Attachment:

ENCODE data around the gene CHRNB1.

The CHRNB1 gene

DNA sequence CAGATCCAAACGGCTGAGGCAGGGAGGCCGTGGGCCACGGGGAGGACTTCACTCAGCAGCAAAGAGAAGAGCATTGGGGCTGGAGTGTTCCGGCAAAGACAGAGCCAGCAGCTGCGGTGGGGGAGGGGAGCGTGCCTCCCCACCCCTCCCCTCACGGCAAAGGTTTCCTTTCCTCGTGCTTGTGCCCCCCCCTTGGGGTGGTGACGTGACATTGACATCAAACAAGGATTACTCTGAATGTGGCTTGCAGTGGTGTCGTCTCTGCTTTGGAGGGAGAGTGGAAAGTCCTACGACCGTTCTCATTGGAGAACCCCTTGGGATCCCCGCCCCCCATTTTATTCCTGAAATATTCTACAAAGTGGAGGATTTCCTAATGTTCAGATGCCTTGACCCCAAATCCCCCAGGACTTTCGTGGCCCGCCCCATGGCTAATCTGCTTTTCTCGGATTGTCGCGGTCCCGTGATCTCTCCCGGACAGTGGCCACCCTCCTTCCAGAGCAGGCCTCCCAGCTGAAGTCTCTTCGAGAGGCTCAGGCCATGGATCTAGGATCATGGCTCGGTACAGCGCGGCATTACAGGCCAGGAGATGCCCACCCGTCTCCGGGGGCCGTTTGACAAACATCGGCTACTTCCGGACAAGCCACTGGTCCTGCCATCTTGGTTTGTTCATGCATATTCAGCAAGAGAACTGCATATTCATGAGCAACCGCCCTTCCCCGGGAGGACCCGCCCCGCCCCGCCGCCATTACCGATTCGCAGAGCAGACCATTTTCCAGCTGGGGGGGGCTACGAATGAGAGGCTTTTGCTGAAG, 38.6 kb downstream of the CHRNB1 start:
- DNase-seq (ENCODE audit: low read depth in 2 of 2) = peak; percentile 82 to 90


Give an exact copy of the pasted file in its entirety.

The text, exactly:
ENCODE data around the gene CHRNB1.

The CHRNB1 gene

DNA sequence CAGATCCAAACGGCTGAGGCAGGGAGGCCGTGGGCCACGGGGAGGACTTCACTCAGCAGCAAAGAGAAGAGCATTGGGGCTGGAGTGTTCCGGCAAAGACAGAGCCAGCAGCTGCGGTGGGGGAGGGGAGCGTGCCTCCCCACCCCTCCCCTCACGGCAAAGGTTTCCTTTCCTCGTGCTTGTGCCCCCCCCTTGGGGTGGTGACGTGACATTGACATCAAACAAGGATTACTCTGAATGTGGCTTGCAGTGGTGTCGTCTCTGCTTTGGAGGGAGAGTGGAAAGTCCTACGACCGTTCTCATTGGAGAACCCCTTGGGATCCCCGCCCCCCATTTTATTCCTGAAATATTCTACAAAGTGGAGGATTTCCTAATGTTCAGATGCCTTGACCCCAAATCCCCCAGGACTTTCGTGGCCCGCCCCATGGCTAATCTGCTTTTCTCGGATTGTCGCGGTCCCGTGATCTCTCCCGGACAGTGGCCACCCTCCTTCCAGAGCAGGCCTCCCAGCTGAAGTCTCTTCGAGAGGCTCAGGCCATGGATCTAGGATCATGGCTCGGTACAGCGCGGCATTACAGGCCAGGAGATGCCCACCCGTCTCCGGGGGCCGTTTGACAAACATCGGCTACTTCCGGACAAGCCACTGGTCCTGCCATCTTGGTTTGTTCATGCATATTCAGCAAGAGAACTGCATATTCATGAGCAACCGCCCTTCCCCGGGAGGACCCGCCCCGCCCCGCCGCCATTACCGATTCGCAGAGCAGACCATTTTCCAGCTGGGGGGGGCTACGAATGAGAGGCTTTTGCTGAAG, 38.6 kb downstream of the CHRNB1 start:
- DNase-seq (ENCODE audit: low read depth in 2 of 2) = peak; percentile 82 to 90